2010 Lignier-Michelot, Chambolle-Musigny, Vieilles Vignes
We discovered this amazing wine at a seminar in the fall led by Peter Wasserman, one of the top importers of Burgundy in the country. We recognized the Lignier-Michelot name immediately, as Bear had bought quite a few of their wines from the historic 2005 vintage. The wine leads off with an amazingly floral nose, which clearly marks it as coming from the village of Chambolle-Musigny, an appellation in the northern half of the Côte d’Or, known for its delicacy and elegance. However, tasting revealed that it comes from “the darker side of the village,” in the words of wine writer Antonio Galloni. It showed power, depth, and elegance; we even asked Peter if he had poured a wine by the great Freddy Mugnier by mistake! No mistake, although the winemaker, Virgile Lignier, was convinced by the example of Mugnier and others to put terroir before “house style” and began making more complex, site-specific wines in 2001. Virgile is the third generation of the family to make wine, but in 1992 he was the first to put out his own bottlings instead of selling it all to a negociant. While Lignier-Michelot is based in the neighboring commune of Morey-St. Denis, they own two outstanding parcels in Chambolle-Musigny: “Les Drazeys” (limestone) and “Les Gamaires” (clay), both planted in 1954, with the vines averaging about 50 years of age. This wine, a combination of grapes from both sites, reflects the accessibility of many of the 2010 village wines, limited in yield due to a very cold June, but impressive right out of the bottle. Based on Virgile’s track record, it could easily develop in your cellar for another three to eight years. And it’s very versatile as well: powerful enough to pair well with beef Burgundy, but earthy enough to go with poultry, lamb, sautéed mushrooms or even vegetable casseroles. It’s $65 and we have a few extra bottles available.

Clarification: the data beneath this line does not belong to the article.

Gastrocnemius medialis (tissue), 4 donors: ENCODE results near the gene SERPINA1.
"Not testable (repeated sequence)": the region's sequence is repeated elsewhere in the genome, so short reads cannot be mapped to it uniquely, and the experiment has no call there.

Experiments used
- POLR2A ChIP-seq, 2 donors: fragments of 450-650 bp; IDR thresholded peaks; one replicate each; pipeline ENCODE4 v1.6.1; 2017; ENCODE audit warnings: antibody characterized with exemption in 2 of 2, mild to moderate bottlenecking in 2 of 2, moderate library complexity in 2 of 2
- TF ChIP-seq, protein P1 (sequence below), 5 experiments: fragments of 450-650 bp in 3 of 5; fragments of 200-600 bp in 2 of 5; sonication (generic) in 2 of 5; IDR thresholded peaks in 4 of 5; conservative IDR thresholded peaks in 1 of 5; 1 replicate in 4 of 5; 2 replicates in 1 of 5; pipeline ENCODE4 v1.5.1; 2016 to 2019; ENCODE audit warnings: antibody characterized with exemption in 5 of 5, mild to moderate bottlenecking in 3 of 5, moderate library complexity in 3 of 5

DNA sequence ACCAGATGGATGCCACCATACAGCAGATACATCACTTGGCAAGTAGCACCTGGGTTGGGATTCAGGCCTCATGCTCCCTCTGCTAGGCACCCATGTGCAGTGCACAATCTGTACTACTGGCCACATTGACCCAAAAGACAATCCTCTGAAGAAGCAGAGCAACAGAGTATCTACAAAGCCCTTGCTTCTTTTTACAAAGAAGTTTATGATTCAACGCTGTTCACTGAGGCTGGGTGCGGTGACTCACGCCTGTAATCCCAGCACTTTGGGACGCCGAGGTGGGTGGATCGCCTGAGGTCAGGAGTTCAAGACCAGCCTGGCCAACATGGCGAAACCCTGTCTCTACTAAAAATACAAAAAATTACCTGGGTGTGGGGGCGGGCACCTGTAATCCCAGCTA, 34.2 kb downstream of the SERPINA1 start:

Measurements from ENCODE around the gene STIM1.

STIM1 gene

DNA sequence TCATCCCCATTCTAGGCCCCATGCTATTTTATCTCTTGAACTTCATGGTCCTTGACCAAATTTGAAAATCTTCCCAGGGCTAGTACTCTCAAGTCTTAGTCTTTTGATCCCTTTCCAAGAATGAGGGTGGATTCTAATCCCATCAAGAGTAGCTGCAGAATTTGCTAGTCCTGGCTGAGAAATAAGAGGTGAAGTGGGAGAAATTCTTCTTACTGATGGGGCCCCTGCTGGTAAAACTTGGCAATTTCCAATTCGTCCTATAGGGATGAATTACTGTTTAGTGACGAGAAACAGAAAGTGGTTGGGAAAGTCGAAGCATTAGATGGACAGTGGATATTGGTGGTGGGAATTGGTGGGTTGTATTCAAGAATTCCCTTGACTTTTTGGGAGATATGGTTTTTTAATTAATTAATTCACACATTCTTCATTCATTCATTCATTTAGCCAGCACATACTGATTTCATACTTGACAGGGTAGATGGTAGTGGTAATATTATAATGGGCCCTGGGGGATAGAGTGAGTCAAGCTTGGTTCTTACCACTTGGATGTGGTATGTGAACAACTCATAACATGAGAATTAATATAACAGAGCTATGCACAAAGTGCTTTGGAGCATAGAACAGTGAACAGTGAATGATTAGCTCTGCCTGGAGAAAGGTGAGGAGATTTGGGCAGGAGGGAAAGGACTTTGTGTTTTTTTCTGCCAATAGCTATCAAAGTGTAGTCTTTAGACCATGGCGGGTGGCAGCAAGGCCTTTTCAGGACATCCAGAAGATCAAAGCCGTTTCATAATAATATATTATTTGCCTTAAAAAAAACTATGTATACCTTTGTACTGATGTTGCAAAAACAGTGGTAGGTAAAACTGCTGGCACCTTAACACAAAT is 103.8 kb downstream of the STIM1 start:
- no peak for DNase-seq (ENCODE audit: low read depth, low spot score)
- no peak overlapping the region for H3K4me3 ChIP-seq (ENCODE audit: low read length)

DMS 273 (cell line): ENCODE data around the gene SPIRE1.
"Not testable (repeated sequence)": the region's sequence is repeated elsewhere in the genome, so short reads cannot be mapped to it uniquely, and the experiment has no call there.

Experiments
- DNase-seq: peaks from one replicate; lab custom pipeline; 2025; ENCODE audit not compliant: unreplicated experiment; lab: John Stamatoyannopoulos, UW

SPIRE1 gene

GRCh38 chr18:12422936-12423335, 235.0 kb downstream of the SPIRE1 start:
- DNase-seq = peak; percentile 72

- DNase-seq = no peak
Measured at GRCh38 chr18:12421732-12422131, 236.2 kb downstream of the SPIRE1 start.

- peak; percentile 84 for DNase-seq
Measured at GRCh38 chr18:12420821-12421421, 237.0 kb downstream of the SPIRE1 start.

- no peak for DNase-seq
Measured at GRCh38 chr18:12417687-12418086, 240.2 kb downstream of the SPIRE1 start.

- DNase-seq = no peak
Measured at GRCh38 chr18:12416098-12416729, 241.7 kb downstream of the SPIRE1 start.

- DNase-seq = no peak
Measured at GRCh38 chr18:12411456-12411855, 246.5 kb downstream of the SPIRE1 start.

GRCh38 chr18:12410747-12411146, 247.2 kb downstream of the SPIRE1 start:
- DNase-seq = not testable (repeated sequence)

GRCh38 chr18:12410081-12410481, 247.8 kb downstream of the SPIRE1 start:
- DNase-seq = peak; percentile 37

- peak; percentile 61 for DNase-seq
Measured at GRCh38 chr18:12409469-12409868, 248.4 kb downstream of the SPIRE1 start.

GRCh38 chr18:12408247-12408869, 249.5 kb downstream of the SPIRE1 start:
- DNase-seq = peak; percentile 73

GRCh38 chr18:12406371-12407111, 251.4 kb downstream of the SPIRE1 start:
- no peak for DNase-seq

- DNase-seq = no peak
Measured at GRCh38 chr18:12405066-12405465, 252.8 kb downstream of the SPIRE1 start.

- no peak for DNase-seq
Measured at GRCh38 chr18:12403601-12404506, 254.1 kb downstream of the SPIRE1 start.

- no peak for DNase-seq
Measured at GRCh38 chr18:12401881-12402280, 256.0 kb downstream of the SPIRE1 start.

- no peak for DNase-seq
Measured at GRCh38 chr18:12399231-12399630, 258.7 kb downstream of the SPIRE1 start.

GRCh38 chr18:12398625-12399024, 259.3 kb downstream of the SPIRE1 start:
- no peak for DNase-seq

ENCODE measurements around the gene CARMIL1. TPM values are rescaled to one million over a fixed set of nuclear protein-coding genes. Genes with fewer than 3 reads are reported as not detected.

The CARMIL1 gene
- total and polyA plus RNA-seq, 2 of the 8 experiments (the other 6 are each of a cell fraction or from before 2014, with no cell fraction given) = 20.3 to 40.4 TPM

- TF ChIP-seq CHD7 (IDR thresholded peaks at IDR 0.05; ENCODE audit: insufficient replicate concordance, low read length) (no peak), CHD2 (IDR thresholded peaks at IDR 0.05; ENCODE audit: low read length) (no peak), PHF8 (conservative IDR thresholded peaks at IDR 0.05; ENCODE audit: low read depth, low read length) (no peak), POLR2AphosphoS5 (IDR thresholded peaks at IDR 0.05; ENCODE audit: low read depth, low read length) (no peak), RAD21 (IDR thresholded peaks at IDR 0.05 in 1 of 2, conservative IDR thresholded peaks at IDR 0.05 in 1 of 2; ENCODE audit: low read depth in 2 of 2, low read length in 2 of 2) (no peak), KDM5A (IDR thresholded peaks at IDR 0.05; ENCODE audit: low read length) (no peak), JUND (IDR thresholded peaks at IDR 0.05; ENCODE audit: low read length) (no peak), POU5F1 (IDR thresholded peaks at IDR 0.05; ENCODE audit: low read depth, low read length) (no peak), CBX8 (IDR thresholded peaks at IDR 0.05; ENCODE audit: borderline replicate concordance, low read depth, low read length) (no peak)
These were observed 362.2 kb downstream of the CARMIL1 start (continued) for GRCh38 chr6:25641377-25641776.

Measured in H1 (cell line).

2011 Domaine Huet, Vouvray Le Mont Sec
Founded in 1928 by Victor Huet, a Parisien bistro owner, Domaine Huet rose to prominence through the tireless efforts of his son Gaston, the longtime mayor of Vouvray. (In the book Wine and War, there is an interesting chapter on Gaston Huet’s experiences as a POW during World War II, where the prisoners’ organizing of a special feast with wine literally keeps them alive.) Le Mont is one of Domaine Huet’s three Première Côte (Grand Cru) vineyards, and is known for the intense minerality of its stony soils. First planted in 1957, the eight hectare Le Mont generally produces the liveliest of Huet’s wines, and that’s certainly true of the 2011 vintage. The nose is a lovely blend of apple, quince, dried flowers, and a touch of honey and on the palate the wine is deep, and full-bodied with a long, bright finish. The estate, now in the capable hands of Gaston’s son-in-law, recommends pairing it with scallops, shrimp, or any dish with a citrus base. As an old vine Chenin Blanc (the vines average 25 years old), it can definitely age for another three to five years. In short, an amazing wine for $35!